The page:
Local bike shops used to be dimly lit with dusty shelves and photos of past champions lining the walls. There was always a hum of rubber from the tyres stacked in bundles that hit you as soon as you walked through the door. Back then, choosing tyres was simple: tubular for racing, clinchers for everything else, but that theory became complex with the introduction of full carbon clinchers.
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Clinchers are cheaper, they’re easier to use, and as a result, they’re by far the most popular tyre system. This popularity means there’s more development going into them, and with that, the threads per inch (TPI) count has increased.
The higher the TPI, the lighter and faster the tyre will be. Good news. The performance benefits are now narrower than ever.
It’s as much down to an improvement in wheels as it is tyres. Previously clinchers were exclusive to heavy hoops, with a band of alloy braking surface painted around the rim that increased weight and hampered acceleration.
With consumers dictating their needs to manufacturers, like we’ve seen with the trend for longer head tubes on frames, will carbon clinchers find their way to the professionals?
“Tubulars will be the go-to [wheel] for professional road racers in the peloton,” says Jason Fowler, product manager at Zipp. “The wheels are lighter and if you have a puncture, you can generally continue riding the flat until the team car is behind you with a new wheel.”
That’s fair reasoning, but at some point clincher equipment (tyres and wheels) will catch up.
“With recent advancements in clincher technology — as well as not as much focus on weight — we could see more clincher tyres being used in time trials,” adds Fowler. “For example, Tony Martin rode the Super-9 Carbon Clincher disc to many victories over the past two years.”
The trend for wider tyres has also added to this. A clincher, given a bit of extra breadth, can be run at lower pressures, adding comfort and traction without it being detrimental to speed. Sound familiar? This is the sort of thing usually attributed to tubs.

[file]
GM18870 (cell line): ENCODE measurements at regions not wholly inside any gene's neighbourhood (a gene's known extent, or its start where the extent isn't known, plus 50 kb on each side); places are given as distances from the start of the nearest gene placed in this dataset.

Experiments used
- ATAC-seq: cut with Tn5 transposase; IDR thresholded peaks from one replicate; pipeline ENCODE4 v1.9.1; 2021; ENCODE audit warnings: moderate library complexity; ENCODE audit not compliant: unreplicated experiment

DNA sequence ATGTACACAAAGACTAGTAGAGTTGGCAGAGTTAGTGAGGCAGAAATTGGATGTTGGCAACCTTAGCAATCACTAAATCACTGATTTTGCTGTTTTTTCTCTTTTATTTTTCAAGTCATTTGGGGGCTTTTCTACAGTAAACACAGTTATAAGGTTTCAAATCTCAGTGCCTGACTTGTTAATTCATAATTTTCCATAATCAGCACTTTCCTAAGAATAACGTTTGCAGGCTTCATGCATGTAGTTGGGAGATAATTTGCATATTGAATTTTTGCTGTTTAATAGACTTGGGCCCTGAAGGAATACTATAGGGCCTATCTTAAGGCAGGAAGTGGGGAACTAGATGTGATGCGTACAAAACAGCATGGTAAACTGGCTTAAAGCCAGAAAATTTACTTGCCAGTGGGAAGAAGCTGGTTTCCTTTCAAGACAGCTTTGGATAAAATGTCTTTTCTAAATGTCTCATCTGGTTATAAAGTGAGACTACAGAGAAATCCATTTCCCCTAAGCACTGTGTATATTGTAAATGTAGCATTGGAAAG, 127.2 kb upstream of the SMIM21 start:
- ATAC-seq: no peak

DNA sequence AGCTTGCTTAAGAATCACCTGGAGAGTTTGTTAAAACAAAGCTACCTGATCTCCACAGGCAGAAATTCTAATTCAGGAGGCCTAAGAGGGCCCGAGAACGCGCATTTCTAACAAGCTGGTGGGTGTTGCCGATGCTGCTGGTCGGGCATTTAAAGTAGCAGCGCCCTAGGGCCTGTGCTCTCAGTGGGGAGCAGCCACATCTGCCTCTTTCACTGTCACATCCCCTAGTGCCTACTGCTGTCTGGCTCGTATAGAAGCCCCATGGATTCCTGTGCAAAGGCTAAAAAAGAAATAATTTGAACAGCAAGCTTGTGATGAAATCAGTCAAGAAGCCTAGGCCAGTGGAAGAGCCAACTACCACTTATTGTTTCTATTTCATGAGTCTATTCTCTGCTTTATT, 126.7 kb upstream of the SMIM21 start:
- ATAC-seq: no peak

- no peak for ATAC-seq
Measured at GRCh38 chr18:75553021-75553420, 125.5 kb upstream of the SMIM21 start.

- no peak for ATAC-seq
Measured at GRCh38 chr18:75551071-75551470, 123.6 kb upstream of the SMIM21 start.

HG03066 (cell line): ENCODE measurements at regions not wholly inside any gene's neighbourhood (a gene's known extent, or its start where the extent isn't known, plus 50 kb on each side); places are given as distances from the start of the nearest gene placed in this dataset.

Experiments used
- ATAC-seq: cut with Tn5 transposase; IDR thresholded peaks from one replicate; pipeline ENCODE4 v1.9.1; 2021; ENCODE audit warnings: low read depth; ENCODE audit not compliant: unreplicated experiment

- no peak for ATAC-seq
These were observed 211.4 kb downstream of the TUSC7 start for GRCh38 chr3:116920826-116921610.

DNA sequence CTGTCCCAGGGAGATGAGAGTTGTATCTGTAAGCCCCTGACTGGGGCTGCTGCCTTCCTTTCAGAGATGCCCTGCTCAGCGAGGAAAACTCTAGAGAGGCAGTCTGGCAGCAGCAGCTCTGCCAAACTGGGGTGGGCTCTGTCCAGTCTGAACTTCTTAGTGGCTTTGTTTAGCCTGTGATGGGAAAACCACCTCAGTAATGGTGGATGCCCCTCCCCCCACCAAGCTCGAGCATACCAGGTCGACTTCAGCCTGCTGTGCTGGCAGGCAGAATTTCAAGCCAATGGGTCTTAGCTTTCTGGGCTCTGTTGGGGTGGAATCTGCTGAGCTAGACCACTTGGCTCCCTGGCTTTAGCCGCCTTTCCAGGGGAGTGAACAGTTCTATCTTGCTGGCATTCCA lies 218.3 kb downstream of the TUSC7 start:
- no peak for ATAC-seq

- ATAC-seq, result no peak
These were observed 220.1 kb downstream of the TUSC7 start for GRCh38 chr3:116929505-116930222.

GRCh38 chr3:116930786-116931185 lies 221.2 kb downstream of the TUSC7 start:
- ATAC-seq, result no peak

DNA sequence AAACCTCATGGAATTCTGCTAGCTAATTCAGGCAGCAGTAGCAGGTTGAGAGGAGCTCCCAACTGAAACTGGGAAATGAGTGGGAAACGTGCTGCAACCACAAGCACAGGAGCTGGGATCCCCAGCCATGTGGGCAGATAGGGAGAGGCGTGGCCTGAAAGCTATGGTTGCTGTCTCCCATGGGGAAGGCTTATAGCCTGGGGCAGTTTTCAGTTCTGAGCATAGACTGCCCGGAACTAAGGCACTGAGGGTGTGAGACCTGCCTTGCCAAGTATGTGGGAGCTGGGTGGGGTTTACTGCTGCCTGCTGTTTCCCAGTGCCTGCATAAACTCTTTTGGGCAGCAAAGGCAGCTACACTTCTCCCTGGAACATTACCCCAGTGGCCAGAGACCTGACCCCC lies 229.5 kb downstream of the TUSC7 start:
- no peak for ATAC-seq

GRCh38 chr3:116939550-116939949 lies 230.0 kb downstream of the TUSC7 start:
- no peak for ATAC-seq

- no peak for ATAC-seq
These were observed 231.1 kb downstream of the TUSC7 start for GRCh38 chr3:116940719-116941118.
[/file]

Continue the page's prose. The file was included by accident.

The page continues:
While we ponder that, it’s worth thinking about the third party. With the introduction of more tubeless compatible rims to the market, cyclists have a fully justified third option: tubeless.
Wheel brands are starting to warm to the idea of tubeless tyre systems as Dave Taylor, marketing manager for Schwalbe UK says. “There’s now plenty of choice for tubeless road tyres and tubeless, or two-way fit, road wheels. We’re even starting to see bike manufacturers spec two-way fit rims
on new bikes.”
The new Focus Izalco Max comes with a set of Schwalbe One tubeless tyres as standard. Just like tubulars, tubeless tyres don’t require an inner tube. It means that rolling resistance is low and there’s no risk of pinch flats, again similar to tubs. If a tubeless tyre punctures, the hole can be filled with sealant quicker than it takes to find a set of tyre levers, and they’ve even found their place in the pro peloton. IAM rode them this year at the Santos Tour Down Under.
The demand for clinchers is far greater than our desire for tubs, and wheel manufacturers are well aware of it. Full carbon clinchers, which boast similar attributes to tubular wheels, are as fast as they are practical. They have the potential to put a thorn in the side of tubular tyres for good, but not quite yet. It’s early days for tubeless road tyres, but it’s an idea likely to gain even more momentum.
Yes: John Herety, Manager JLT-Condor presented by Mavic UCI Conti cycling team
“Pro riders will always favour tubs on account of their superior feel, lighter wheels and the psychological boost that comes from riding something special on race day. JLT-Condor train and often race on clinchers, only swapping out to tubs for targeted races, owing to the potential cost and man hours involved in fixing punctures .”
No: Mark Cantella, SRAM/ Zipp Aftermarket product manager (including tyres)
“Zipp is committed to clincher development due to the positive performance characteristics we have seen with our current clinchers. Clincher development will continue with attention to rolling resistance, grip and ride compliance, while tubular offerings will remain in the Zipp tyre range for the foreseeable future.”
This article first appeared in the April 2 issue of Cycling Weekly